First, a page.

Ancient China

The ancient Chinese ball game, Cuju, is the earliest form of football for which there is scientific evidence, as recognised by FIFA. The game has records dating back from the 3rd century to the 1st century BC. Eventually rules were established allowing the games to become standardized. Cuju, literally meaning “kicking ball” quickly spread throughout China and into Japan and Korea at later periods. During the Asuka period in Japan (538 to 710 AD), a game called ‘Kemari’, a variation of the Chinese Cuju, was played.

Mediaeval England

Games similar to this modern form of football have appeared the world over and yet, each with similar rules and objectives. Some may extend as far back as before the ages of antiquity, but with little or no evidence of such. Just vague accounts of games among military men involving a ball. Their very nature as ancient ball games mean they bear little influence on modern football rules played at the World Cup. During the middle ages, there was a rise in the growth and popularity of football games involving parishes and local communities. Most of which took place in England.

An English festival details an annual sport called Shrovetide football while other games of similar leisure were played at Christmastime and Easter. In Mediaeval Europe, “mob football” was popular among towns and villages. Played by local townsfolk, mob football saw an unlimited players of opposing teams clash as they kicked around an inflated animal’s bladder or a leather ball. One such account of what was possibly an early form of football comes from Ulgham, Northumberland in England in 1280.

Mob football became a menace to early English society from the 13th to the 15th centuries, which resulted in the Fooball Act 1424, prohibiting any football being played in public. Despite its enforcement, the law fell into disuse and wasn’t repealed until 1906. There is much evidence of schoolboys playing football across the British Isles from the 1500s to the 1800s.

A civilized Sport

Many well-known English gentry were advocates of “footeball“. Richard Mulcaster who had been a student at the prestigious and famous Eton College during the early 16th century, was an advocate of the sport. His wide contributions took football from its violent forms of street play to organised teams. Muclaster standardized the beautiful game. The later half of the 16th century through to the early 17th century saw public schoolboys partake in recreational football games. Children were once part of the workforce in Britain during this time; they had spent what free time they had organising football games with formal codes of rules. It was these foundations that gave rise to modern football and association football alike.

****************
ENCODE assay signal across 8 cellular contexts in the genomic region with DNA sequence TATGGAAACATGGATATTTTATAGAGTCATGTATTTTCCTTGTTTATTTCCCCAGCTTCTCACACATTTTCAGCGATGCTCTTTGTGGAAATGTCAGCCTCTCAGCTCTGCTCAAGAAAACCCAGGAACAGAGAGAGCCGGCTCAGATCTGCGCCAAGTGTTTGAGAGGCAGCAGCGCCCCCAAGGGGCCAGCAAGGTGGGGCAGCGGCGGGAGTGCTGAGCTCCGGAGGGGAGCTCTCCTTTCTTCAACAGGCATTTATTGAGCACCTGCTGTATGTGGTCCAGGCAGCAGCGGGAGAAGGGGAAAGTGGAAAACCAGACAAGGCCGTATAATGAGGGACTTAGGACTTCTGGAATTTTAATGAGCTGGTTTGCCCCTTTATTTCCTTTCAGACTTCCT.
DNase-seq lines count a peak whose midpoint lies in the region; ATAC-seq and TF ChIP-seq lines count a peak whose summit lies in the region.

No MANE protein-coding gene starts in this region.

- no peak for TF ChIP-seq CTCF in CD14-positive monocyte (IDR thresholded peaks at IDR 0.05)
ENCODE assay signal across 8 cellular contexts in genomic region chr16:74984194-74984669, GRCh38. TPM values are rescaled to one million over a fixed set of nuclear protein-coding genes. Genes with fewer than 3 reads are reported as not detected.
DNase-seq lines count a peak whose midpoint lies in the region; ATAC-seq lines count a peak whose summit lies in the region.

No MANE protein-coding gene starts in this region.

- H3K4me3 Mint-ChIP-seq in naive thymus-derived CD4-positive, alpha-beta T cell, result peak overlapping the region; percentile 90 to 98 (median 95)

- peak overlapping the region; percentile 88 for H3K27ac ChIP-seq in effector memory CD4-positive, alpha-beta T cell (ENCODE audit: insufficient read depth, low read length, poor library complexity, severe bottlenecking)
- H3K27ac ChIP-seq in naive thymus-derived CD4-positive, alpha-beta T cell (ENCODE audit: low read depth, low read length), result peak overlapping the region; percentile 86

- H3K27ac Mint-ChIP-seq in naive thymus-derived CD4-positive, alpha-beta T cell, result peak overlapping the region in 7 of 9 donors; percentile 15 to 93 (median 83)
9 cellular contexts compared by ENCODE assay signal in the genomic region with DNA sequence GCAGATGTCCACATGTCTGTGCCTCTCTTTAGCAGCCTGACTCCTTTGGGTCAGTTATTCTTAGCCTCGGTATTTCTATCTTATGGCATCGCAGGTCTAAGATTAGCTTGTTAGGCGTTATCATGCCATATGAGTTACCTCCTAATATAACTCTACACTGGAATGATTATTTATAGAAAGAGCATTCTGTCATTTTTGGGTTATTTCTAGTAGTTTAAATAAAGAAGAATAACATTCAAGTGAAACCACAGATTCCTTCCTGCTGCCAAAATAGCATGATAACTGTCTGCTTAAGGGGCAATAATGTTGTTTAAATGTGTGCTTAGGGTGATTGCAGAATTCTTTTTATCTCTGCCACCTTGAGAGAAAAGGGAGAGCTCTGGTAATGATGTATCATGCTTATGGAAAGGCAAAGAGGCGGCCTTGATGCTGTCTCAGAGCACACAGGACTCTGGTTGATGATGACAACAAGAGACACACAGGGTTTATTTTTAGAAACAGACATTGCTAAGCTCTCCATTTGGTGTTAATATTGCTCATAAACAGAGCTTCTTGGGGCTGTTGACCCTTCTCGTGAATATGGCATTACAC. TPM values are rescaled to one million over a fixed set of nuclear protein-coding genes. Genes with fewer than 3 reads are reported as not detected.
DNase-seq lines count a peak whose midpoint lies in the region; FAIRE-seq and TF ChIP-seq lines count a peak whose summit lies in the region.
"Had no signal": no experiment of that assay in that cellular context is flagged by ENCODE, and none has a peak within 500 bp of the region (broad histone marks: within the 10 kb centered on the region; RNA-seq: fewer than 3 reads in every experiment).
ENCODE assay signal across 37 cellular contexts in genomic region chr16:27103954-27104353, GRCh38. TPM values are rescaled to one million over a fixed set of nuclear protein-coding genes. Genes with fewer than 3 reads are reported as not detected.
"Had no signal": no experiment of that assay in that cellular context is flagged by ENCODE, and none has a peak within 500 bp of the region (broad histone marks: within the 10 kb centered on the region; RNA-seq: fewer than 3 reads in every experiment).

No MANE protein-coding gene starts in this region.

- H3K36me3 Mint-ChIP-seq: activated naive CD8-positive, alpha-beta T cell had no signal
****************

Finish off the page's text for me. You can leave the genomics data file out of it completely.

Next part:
Forming Clubs

As rules progressed, organisations and clubs were established in many parts of Britain. One club was the first documented to bear the title of football, “The Foot-ball Club”, located in Edinburgh, Scotland. It ran from 1824 to 1841. The club’s rules forbade the intentional act of tripping, but allowed pushing and the kicking and handling of the ball.

Ireland and the GAA

There were similar football-like games being played in Ireland in the 1800s. Not until 1884 with the establishment of the Gaelic Athletic Association (GAA) that any serious attempts to code and unify the sport were made. Another football sport arose during the early 19th century: Rugby. The sport of Rugby derived from football. Elite clubs sought to unify football thus, creating unique rules of play for well educate young men. In 1871, 21 Rugby clubs came together from around London and set up the Rugby Football Union (RFU) with the intent of unifying the sport’s practice and code.

Up in the Air